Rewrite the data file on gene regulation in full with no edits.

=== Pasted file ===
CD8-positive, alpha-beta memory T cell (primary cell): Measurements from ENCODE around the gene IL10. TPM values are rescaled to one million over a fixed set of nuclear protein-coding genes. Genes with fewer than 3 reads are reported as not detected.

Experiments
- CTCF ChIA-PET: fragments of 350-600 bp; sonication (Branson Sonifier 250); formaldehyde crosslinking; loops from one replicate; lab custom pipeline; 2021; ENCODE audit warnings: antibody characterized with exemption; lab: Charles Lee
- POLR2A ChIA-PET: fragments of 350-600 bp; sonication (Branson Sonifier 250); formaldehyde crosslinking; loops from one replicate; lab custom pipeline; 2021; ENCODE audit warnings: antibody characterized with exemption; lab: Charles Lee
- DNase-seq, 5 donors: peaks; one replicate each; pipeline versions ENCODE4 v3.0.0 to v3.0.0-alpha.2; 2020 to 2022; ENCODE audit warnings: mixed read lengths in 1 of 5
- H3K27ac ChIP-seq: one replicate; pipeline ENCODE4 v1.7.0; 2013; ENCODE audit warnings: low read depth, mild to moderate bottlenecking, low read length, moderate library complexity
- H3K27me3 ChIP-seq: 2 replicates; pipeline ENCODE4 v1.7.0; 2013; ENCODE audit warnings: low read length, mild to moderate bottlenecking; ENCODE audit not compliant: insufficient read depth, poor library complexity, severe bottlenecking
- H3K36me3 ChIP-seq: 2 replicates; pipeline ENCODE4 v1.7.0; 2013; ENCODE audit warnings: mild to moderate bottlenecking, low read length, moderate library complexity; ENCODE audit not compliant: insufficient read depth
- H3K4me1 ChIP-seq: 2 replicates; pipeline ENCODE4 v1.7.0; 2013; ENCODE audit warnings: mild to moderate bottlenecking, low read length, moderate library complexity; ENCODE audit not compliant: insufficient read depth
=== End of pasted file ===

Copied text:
CD8-positive, alpha-beta memory T cell (primary cell): Measurements from ENCODE around the gene IL10. TPM values are rescaled to one million over a fixed set of nuclear protein-coding genes. Genes with fewer than 3 reads are reported as not detected.

Experiments
- CTCF ChIA-PET: fragments of 350-600 bp; sonication (Branson Sonifier 250); formaldehyde crosslinking; loops from one replicate; lab custom pipeline; 2021; ENCODE audit warnings: antibody characterized with exemption; lab: Charles Lee
- POLR2A ChIA-PET: fragments of 350-600 bp; sonication (Branson Sonifier 250); formaldehyde crosslinking; loops from one replicate; lab custom pipeline; 2021; ENCODE audit warnings: antibody characterized with exemption; lab: Charles Lee
- DNase-seq, 5 donors: peaks; one replicate each; pipeline versions ENCODE4 v3.0.0 to v3.0.0-alpha.2; 2020 to 2022; ENCODE audit warnings: mixed read lengths in 1 of 5
- H3K27ac ChIP-seq: one replicate; pipeline ENCODE4 v1.7.0; 2013; ENCODE audit warnings: low read depth, mild to moderate bottlenecking, low read length, moderate library complexity
- H3K27me3 ChIP-seq: 2 replicates; pipeline ENCODE4 v1.7.0; 2013; ENCODE audit warnings: low read length, mild to moderate bottlenecking; ENCODE audit not compliant: insufficient read depth, poor library complexity, severe bottlenecking
- H3K36me3 ChIP-seq: 2 replicates; pipeline ENCODE4 v1.7.0; 2013; ENCODE audit warnings: mild to moderate bottlenecking, low read length, moderate library complexity; ENCODE audit not compliant: insufficient read depth
- H3K4me1 ChIP-seq: 2 replicates; pipeline ENCODE4 v1.7.0; 2013; ENCODE audit warnings: mild to moderate bottlenecking, low read length, moderate library complexity; ENCODE audit not compliant: insufficient read depth